Ignoring the Bad Ideas
Today was another one of my exercise days, and I had a nice, long, almost-five-mile jaunt through some of the dirt roads and farms around my home. It wasn’t that hard of a run; hard, yes, but not unbearable, which is surprising given that, a week ago, this distance in the 85-degree, 100% humidity heat I ran in today would have made me question everything.
I was happy, until my mind started to wander.
I usually like it when my mind wanders. It usually pulls together ideas from lots of different places, and sometimes it comes up with something interesting.
Today, though, it started asking me, “Hey, don’t you think this run will suck when it’s freezing out and there’s no snow on the ground so you can’t go cross-country skiing?”
I’m planning on skiing most of the winter, provided that there’s snow, which is how I’m planning on dealing with it being freezing out. But, of course, my brain found a loophole in that: if there’s not enough snow, I’ve got to exercise somehow.
Pushing this thought away — it’s utterly useless to worry about this in August — took so much energy (I literally went from sailing along to huffing and puffing), which got me thinking: why on earth does it burn energy just to challenge a random idea that popped into my head?
It shouldn’t; I understand that ideas are little free-flowing specks of nothing unless you attach value to them. I know that this particular idea is similar to ones that often get me: the ones where I’m thinking 50 moves ahead without bothering to know what the other 49 moves would be to get you there. It’s why I’m trying to focus on just doing one small step at a time; I’m always looking at something as how it would be if it were already done.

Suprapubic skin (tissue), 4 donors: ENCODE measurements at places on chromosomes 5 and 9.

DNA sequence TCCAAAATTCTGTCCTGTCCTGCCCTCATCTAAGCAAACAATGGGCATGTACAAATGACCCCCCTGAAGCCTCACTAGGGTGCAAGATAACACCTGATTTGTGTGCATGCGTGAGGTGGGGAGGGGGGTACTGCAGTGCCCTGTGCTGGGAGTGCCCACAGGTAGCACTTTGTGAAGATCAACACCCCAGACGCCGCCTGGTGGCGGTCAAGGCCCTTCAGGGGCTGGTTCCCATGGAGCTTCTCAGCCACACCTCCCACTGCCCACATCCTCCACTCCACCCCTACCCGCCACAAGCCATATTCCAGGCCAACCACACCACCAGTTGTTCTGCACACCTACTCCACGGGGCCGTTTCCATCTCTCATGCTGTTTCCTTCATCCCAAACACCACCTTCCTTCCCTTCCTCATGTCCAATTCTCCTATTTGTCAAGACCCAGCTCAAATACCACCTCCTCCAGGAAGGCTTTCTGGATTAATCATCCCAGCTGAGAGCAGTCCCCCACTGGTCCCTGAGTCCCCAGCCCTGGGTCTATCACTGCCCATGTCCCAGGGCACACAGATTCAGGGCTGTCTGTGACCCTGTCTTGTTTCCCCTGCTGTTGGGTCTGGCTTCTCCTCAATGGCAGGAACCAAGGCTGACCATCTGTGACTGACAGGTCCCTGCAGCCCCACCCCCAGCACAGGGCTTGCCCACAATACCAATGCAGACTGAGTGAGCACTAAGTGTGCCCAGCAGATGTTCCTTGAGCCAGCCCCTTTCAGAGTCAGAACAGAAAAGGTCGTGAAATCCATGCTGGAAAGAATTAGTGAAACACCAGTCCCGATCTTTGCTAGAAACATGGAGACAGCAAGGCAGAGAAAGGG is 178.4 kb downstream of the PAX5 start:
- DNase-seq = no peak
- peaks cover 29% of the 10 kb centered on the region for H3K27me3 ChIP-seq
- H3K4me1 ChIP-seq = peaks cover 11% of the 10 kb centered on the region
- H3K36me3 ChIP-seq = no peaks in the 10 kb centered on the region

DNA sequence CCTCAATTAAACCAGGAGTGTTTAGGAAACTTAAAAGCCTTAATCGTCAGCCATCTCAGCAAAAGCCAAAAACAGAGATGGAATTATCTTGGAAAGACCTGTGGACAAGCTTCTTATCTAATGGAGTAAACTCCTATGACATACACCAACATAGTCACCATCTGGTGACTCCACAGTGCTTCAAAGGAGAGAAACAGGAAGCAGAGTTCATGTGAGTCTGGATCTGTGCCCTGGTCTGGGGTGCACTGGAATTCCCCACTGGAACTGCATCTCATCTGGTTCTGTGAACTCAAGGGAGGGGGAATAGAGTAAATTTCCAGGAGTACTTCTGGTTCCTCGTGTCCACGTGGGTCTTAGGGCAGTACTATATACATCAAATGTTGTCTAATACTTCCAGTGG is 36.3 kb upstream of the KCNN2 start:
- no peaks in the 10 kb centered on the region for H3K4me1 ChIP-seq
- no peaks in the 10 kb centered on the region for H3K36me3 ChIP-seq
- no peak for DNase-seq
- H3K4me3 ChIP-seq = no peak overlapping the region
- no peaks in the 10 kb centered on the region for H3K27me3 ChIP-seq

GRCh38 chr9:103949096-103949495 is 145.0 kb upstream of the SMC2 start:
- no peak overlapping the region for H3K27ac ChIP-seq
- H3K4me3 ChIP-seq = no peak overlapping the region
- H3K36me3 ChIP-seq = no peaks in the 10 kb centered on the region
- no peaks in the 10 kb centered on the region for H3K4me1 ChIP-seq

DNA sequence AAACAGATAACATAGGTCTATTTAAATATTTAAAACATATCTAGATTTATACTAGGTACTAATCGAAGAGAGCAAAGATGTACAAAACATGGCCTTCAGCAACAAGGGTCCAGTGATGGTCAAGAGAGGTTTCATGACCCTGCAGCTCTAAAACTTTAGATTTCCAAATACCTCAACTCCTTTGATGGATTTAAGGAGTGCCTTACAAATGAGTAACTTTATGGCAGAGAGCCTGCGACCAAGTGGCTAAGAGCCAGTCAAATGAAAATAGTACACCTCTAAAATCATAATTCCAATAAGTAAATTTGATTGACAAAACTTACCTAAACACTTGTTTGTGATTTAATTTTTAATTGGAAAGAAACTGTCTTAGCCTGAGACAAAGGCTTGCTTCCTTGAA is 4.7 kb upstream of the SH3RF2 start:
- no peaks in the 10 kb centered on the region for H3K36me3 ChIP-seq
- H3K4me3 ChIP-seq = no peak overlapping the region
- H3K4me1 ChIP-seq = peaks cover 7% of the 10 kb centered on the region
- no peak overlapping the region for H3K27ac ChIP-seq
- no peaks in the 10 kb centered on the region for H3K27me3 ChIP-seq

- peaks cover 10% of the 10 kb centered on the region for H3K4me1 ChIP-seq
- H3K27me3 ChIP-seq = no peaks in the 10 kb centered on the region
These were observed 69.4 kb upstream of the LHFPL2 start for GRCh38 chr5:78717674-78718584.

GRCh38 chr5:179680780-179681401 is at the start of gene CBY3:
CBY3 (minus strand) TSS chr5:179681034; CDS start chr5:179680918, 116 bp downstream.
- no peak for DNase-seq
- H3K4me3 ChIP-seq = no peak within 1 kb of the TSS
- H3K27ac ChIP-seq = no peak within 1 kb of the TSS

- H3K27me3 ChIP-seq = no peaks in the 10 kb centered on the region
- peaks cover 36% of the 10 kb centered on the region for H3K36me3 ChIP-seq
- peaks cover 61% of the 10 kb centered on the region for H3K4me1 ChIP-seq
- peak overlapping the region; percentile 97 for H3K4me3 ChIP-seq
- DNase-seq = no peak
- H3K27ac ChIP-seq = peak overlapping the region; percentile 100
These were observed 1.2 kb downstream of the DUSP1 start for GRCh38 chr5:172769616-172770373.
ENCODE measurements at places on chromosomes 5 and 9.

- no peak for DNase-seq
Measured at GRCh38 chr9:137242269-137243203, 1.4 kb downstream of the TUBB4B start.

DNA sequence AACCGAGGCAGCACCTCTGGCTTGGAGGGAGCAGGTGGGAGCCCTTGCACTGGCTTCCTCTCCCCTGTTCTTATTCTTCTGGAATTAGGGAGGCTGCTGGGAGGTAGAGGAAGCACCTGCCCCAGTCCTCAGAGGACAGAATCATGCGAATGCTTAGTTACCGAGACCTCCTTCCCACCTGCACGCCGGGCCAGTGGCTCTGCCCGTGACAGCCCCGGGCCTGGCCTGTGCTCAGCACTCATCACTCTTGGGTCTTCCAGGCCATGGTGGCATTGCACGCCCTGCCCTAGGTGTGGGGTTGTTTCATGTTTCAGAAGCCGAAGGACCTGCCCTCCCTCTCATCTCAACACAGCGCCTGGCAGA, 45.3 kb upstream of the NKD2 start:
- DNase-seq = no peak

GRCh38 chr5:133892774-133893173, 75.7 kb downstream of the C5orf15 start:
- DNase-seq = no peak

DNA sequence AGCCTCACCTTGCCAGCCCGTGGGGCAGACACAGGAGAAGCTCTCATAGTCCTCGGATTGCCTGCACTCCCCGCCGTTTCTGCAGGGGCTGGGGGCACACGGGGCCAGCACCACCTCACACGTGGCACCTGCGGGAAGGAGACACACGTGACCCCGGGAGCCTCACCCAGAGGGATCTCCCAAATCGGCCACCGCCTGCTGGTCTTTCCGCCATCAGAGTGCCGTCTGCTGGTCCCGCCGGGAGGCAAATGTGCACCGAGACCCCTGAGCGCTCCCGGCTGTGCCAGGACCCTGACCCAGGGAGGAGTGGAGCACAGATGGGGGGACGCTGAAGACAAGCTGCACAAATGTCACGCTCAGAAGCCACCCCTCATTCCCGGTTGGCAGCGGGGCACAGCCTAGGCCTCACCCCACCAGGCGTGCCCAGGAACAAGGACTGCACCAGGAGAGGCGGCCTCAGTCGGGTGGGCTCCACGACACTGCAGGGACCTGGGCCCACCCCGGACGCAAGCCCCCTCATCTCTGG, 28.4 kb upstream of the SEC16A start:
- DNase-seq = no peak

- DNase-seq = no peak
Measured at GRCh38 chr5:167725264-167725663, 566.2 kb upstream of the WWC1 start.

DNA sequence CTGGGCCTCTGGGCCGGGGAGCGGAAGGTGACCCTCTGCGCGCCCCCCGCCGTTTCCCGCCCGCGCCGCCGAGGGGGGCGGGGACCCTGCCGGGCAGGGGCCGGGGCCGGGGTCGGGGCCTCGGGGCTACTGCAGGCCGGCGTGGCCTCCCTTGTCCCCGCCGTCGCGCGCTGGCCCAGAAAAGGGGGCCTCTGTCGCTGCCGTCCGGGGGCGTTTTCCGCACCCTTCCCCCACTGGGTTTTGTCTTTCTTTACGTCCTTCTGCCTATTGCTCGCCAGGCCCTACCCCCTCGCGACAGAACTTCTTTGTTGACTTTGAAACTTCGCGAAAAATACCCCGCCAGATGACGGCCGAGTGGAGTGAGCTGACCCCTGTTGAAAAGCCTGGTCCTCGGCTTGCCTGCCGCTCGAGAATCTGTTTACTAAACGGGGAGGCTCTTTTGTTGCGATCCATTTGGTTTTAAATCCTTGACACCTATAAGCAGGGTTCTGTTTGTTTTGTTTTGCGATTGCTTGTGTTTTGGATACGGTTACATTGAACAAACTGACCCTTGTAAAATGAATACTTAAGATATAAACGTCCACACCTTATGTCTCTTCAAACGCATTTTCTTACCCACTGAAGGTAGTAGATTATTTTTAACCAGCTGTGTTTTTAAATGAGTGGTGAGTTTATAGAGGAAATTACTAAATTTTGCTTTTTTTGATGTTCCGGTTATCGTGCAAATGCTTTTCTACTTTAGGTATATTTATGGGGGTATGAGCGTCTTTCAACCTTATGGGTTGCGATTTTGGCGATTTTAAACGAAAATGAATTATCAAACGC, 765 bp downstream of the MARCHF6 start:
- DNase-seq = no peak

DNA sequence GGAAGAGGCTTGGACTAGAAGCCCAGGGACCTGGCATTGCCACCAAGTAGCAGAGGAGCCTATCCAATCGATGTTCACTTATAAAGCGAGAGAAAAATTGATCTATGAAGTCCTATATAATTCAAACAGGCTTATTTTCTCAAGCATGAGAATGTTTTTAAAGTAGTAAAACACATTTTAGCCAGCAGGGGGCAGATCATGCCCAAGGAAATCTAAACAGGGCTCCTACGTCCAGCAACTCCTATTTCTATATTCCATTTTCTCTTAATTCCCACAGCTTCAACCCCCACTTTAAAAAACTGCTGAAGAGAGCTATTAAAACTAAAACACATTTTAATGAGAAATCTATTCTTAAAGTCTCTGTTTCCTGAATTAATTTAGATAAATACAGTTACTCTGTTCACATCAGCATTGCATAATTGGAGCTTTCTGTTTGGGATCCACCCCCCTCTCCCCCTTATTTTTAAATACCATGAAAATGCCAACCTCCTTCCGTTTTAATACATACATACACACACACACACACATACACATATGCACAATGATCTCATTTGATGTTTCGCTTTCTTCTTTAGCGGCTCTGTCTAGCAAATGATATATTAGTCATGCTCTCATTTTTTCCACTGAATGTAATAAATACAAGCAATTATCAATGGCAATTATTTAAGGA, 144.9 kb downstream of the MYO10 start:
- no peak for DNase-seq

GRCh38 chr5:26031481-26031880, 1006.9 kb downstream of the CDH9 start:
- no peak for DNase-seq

So why does it take so much effort to squelch a bad one?
Maybe it’s because, by trying to kill it at all, I’m assigning it value. What I should really be doing is just letting it fly by me, paying it no more mind than the swarm of gnats that encircled my head during a lot of today’s run. I know I can’t do anything about the gnats, and so I just run through them.
Just because it’s my idea doesn’t make it a good one. I already know this is true; now I just need to work on believing it.
Or, maybe, I just need to run a little bit farther so that I don’t have the energy for self-defeating thoughts to get into my head in the first place. I think I can hit six miles later this week.
Jon has been published in Time, Inc., Forbes, The Huffington Post, and many, many other publications. He’s written novels, run a couple of start-ups, been a venture capitalist, a consultant, and has spent most of the last ten years climbing the corporate ladder. The Cold Shower Diet is a blog about finding motivation.